The Jews of San Nicandro

The Jews of San Nicandro

JOHN A. DAVIS
Copyright Date: 2010
Published by: Yale University Press
Pages: 256
https://www.jstor.org/stable/j.ctt1npw7s
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  • Book Info
    The Jews of San Nicandro
    Book Description:

    Not many people know of the utterly extraordinary events that took place in a humble southern Italian town in the first half of the twentieth century-and those who do have struggled to explain them. In the late 1920s, a crippled shoemaker had a vision where God called upon him to bring the Jewish faith to this "dark corner" in the Catholic heartlands, despite his having had no prior contact with Judaism itself. By 1938, about a dozen families had converted at one of the most troubled times for Italy's Jews. The peasant community came under the watchful eyes of Mussolini's regime and the Catholic Church, but persisted in their new belief, eventually securing approval of their conversion from the rabbinical authorities, and emigrating to the newly founded State of Israel, where a community still exists today.

    In this first fully documented examination of the San Nicandro story, John A. Davis explains how and why these incredible events unfolded as they did. Using the converts' own accounts and a wide range of hitherto unknown sources, Davis uncovers the everyday trials and tribulations within this community, and shows how they intersected with many key contemporary issues, including national identity and popular devotional cults, Fascist and Catholic persecution, Zionist networks and postwar Jewish refugees, and the mass exodus that would bring the Mediterranean peasant world to an end. Vivid and poignant, this book draws fresh and intriguing links between the astonishing San Nicandro affair and the wider transformation of twentieth-century Europe.

    eISBN: 978-0-300-16036-9
    Subjects: History, Religion

Table of Contents

  1. Front Matter
    (pp. i-iv)
  2. Table of Contents
    (pp. v-v)
  3. List of Illustrations and Maps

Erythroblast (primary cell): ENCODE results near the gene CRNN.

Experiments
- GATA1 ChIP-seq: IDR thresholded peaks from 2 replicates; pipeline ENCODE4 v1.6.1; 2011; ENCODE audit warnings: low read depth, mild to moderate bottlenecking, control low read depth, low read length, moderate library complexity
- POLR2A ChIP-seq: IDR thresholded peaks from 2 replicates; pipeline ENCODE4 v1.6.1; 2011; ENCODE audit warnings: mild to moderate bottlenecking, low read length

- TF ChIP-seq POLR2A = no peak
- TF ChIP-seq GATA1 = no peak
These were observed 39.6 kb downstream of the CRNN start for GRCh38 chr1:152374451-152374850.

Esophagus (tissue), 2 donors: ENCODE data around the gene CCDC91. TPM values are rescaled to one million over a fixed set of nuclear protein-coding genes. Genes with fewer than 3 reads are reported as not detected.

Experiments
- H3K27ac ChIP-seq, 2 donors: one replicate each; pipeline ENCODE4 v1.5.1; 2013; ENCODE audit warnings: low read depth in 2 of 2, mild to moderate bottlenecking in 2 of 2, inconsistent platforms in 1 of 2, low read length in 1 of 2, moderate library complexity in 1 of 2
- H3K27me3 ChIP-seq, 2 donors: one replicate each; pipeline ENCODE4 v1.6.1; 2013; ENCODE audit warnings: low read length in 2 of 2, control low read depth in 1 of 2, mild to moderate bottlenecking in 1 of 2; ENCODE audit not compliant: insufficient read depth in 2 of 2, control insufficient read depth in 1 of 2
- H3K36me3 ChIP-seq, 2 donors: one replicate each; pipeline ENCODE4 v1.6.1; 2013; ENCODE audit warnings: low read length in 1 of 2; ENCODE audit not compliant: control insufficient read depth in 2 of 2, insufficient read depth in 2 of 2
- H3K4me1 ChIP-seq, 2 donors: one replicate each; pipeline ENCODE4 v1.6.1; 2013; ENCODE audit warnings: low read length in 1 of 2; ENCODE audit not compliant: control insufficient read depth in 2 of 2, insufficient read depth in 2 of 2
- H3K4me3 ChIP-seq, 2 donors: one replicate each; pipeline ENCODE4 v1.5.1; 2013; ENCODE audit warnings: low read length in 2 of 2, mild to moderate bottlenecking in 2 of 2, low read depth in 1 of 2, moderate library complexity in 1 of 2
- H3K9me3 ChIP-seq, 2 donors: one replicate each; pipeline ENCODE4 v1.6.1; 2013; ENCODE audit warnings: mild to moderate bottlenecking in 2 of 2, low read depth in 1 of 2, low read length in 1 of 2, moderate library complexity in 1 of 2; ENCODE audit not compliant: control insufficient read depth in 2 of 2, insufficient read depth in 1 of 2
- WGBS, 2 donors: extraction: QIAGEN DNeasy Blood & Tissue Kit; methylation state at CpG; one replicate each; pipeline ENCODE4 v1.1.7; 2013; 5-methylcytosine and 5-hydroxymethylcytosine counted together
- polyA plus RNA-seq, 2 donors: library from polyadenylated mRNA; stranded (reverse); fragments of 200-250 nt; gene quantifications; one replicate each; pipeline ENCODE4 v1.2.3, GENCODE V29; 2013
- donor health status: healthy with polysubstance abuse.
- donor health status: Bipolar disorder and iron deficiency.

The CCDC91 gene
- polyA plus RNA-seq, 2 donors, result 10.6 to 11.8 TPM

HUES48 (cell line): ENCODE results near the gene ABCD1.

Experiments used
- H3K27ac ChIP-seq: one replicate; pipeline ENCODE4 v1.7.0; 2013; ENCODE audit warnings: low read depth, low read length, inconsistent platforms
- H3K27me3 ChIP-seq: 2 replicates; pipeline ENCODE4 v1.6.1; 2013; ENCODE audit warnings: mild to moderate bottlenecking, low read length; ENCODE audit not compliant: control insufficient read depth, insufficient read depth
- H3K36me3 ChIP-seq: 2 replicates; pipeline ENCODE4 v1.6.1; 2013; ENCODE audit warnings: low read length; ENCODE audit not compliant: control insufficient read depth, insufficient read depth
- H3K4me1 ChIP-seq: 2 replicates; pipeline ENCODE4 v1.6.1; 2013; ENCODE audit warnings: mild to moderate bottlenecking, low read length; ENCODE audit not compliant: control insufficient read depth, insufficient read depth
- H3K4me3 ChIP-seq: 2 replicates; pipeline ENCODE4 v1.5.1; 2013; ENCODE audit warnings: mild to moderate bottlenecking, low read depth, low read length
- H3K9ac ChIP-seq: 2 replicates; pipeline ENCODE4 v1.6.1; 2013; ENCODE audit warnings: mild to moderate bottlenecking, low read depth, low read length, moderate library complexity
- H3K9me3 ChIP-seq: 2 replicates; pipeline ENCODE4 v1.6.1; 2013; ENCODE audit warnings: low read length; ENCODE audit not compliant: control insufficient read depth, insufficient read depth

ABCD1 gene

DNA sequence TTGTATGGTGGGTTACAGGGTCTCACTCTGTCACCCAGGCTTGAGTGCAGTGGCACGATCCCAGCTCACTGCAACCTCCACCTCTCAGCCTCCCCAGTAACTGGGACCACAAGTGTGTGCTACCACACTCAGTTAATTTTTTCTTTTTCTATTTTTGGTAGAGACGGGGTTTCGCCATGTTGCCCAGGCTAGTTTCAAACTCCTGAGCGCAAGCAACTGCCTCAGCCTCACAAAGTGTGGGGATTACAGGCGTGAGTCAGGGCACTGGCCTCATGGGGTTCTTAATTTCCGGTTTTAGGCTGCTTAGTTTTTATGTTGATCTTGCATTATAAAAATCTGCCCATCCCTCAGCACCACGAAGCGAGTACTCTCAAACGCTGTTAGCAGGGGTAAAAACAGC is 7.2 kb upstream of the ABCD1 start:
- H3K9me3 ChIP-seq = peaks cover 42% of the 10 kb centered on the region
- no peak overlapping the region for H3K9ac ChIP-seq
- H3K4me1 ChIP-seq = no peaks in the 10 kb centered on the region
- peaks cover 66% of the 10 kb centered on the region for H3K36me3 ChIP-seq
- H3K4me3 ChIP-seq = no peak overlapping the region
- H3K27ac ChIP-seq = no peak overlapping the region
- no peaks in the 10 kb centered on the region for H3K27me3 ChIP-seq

(pp. vi-vi)
  4. Acknowledgements
    (pp. vii-viii)
  5. [Map]
    (pp. ix-x)
  6. Introduction: The Prophet of San Nicandro
    (pp. 1-16)

    To mark the coming of Rosh Hashanah and the start of the Jewish New Year, in September 1947Timemagazine carried the curious story of an unusual conversion to the Jewish faith that had taken place in a remote part of southern Italy. The story had begun some twenty years earlier in the town of San Nicandro Garganico in Apulia, when Donato Manduzio, a ‘dark-eyed, sallow’ veteran of the First World War, decided to abandon the Catholic faith to become instead a self-proclaimed Jew. He was soon joined by others, all of them very poor, and within a few years...

  7. CHAPTER ONE Manduzio’s Story
    (pp. 17-33)

    The fullest account we have of the origins of the story is provided by Manduzio himself in his Journal, which he began to keep in 1937. It is a rich and idiosyncratic assemblage of inconsistent entries freely interspersed with personal reflections, dreams, visions and prayers, which at times becomes a rather jumbled stream of consciousness. Though a reader might struggle to identify dates, names and facts, it is nonetheless crucial to understanding the community, the conversion and the man.¹

    To start at the beginning. Manduzio tells us that he was born in San Nicandro on 25 July 1885 and that...

  8. CHAPTER TWO Jewish Encounters
    (pp. 34-56)

    It seems that Manduzio first came to hear that there were other Jews in Italy from one of the many travelling pedlars who visited San Nicandro. But once he knew of their existence he was eager to contact these Jews without delay. He wanted to communicate the special mission that had been entrusted to him, but he also needed to seek recognition of his own position as leader and negotiate the community’s admission into the wider community of the Children of Israel. This, however, was no easy task. The would-be converts knew nothing about the Jews they wanted to reach...

  9. CHAPTER THREE The Duce and the Pope
    (pp. 57-70)

    What brought the officers of the criminal court in Foggia to Manduzio’s door in February 1936? After a decade of Fascist rule, Italians had grown accustomed to living under the watchful eyes of the state and its representatives, not to mention a faceless army of informers and spies. The arrival of the court bailiffs was an indication that the activities of the would-be converts had now come to the attention of the authorities.

    The crisis of parliamentary government and the passing of the liberal order in Italy had not gone unmarked in San Nicandro. In the years after the Great...

  10. CHAPTER FOUR The Man from Milan
    (pp. 71-88)

    The 250 lire fine imposed by the Foggia criminal court was not large, but it posed major problems. The fine had to be paid at once to avoid incurring further penalties, but the bigger problem was that the group was now banned from using Manduzio’s house for their weekly prayer meetings. Instead, each family would have to meet in their own houses to pray, something that was neither practical nor desirable since they depended on Manduzio’s leadership and guidance in their worship. An additional problem of which they were unaware is that Jewish prayer requires, if at all possible, the...